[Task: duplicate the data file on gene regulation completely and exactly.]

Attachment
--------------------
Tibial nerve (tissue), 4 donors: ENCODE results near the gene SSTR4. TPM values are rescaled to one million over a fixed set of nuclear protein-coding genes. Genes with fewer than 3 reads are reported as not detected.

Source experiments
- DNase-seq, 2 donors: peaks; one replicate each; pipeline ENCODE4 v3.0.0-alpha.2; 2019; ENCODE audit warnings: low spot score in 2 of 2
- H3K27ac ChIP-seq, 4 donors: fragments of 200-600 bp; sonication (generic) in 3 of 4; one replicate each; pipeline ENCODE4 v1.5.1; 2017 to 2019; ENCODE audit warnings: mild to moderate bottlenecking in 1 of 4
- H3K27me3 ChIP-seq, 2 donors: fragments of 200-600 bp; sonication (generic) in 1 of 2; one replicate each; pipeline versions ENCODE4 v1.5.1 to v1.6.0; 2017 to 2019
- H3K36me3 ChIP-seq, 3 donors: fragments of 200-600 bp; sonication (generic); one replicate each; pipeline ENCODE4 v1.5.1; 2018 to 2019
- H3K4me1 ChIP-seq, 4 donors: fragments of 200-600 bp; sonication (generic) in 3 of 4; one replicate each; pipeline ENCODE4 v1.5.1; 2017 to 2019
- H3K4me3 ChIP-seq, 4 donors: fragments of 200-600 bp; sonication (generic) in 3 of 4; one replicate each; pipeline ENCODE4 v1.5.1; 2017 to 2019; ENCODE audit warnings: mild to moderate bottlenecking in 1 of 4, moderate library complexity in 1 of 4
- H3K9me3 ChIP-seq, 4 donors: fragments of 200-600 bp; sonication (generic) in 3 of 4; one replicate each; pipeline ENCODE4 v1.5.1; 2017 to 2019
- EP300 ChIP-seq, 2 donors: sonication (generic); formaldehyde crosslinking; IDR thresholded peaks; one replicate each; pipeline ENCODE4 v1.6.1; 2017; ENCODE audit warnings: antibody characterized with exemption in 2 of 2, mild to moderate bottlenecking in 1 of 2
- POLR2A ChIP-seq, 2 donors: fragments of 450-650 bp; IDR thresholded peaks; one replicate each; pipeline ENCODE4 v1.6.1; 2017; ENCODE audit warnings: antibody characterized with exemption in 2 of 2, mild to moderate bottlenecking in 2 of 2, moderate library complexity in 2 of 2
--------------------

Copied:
Tibial nerve (tissue), 4 donors: ENCODE results near the gene SSTR4. TPM values are rescaled to one million over a fixed set of nuclear protein-coding genes. Genes with fewer than 3 reads are reported as not detected.

Source experiments
- DNase-seq, 2 donors: peaks; one replicate each; pipeline ENCODE4 v3.0.0-alpha.2; 2019; ENCODE audit warnings: low spot score in 2 of 2
- H3K27ac ChIP-seq, 4 donors: fragments of 200-600 bp; sonication (generic) in 3 of 4; one replicate each; pipeline ENCODE4 v1.5.1; 2017 to 2019; ENCODE audit warnings: mild to moderate bottlenecking in 1 of 4
- H3K27me3 ChIP-seq, 2 donors: fragments of 200-600 bp; sonication (generic) in 1 of 2; one replicate each; pipeline versions ENCODE4 v1.5.1 to v1.6.0; 2017 to 2019
- H3K36me3 ChIP-seq, 3 donors: fragments of 200-600 bp; sonication (generic); one replicate each; pipeline ENCODE4 v1.5.1; 2018 to 2019
- H3K4me1 ChIP-seq, 4 donors: fragments of 200-600 bp; sonication (generic) in 3 of 4; one replicate each; pipeline ENCODE4 v1.5.1; 2017 to 2019
- H3K4me3 ChIP-seq, 4 donors: fragments of 200-600 bp; sonication (generic) in 3 of 4; one replicate each; pipeline ENCODE4 v1.5.1; 2017 to 2019; ENCODE audit warnings: mild to moderate bottlenecking in 1 of 4, moderate library complexity in 1 of 4
- H3K9me3 ChIP-seq, 4 donors: fragments of 200-600 bp; sonication (generic) in 3 of 4; one replicate each; pipeline ENCODE4 v1.5.1; 2017 to 2019
- EP300 ChIP-seq, 2 donors: sonication (generic); formaldehyde crosslinking; IDR thresholded peaks; one replicate each; pipeline ENCODE4 v1.6.1; 2017; ENCODE audit warnings: antibody characterized with exemption in 2 of 2, mild to moderate bottlenecking in 1 of 2
- POLR2A ChIP-seq, 2 donors: fragments of 450-650 bp; IDR thresholded peaks; one replicate each; pipeline ENCODE4 v1.6.1; 2017; ENCODE audit warnings: antibody characterized with exemption in 2 of 2, mild to moderate bottlenecking in 2 of 2, moderate library complexity in 2 of 2